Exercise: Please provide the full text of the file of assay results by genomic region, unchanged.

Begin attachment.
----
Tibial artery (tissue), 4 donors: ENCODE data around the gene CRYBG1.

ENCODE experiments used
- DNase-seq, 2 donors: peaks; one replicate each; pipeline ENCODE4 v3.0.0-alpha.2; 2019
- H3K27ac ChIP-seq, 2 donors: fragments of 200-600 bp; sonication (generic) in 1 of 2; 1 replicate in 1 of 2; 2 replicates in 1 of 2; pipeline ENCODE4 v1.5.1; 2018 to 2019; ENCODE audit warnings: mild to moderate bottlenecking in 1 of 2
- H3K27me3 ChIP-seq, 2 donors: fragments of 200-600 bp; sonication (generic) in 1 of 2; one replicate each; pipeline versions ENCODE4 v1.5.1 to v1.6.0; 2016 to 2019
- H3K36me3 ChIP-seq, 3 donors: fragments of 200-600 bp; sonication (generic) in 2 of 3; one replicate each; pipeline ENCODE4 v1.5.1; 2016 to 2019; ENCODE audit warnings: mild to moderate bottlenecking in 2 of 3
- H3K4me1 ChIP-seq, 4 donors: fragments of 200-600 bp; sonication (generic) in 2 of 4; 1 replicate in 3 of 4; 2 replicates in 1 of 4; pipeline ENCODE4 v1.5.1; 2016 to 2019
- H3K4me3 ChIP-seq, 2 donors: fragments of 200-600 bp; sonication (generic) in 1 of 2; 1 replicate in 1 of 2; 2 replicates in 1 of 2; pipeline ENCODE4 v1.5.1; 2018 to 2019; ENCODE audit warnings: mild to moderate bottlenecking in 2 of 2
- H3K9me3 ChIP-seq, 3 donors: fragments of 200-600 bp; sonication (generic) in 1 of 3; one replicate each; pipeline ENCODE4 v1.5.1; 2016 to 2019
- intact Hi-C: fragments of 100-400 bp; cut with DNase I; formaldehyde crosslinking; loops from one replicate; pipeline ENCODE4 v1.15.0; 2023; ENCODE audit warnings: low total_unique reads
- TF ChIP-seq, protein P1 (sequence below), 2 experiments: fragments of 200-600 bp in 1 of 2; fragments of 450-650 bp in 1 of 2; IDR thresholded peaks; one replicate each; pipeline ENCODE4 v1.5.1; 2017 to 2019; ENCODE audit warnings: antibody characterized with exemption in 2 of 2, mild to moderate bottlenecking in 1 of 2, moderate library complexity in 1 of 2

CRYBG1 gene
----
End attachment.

Tibial artery (tissue), 4 donors: ENCODE data around the gene CRYBG1.

ENCODE experiments used
- DNase-seq, 2 donors: peaks; one replicate each; pipeline ENCODE4 v3.0.0-alpha.2; 2019
- H3K27ac ChIP-seq, 2 donors: fragments of 200-600 bp; sonication (generic) in 1 of 2; 1 replicate in 1 of 2; 2 replicates in 1 of 2; pipeline ENCODE4 v1.5.1; 2018 to 2019; ENCODE audit warnings: mild to moderate bottlenecking in 1 of 2
- H3K27me3 ChIP-seq, 2 donors: fragments of 200-600 bp; sonication (generic) in 1 of 2; one replicate each; pipeline versions ENCODE4 v1.5.1 to v1.6.0; 2016 to 2019
- H3K36me3 ChIP-seq, 3 donors: fragments of 200-600 bp; sonication (generic) in 2 of 3; one replicate each; pipeline ENCODE4 v1.5.1; 2016 to 2019; ENCODE audit warnings: mild to moderate bottlenecking in 2 of 3
- H3K4me1 ChIP-seq, 4 donors: fragments of 200-600 bp; sonication (generic) in 2 of 4; 1 replicate in 3 of 4; 2 replicates in 1 of 4; pipeline ENCODE4 v1.5.1; 2016 to 2019
- H3K4me3 ChIP-seq, 2 donors: fragments of 200-600 bp; sonication (generic) in 1 of 2; 1 replicate in 1 of 2; 2 replicates in 1 of 2; pipeline ENCODE4 v1.5.1; 2018 to 2019; ENCODE audit warnings: mild to moderate bottlenecking in 2 of 2
- H3K9me3 ChIP-seq, 3 donors: fragments of 200-600 bp; sonication (generic) in 1 of 3; one replicate each; pipeline ENCODE4 v1.5.1; 2016 to 2019
- intact Hi-C: fragments of 100-400 bp; cut with DNase I; formaldehyde crosslinking; loops from one replicate; pipeline ENCODE4 v1.15.0; 2023; ENCODE audit warnings: low total_unique reads
- TF ChIP-seq, protein P1 (sequence below), 2 experiments: fragments of 200-600 bp in 1 of 2; fragments of 450-650 bp in 1 of 2; IDR thresholded peaks; one replicate each; pipeline ENCODE4 v1.5.1; 2017 to 2019; ENCODE audit warnings: antibody characterized with exemption in 2 of 2, mild to moderate bottlenecking in 1 of 2, moderate library complexity in 1 of 2

CRYBG1 gene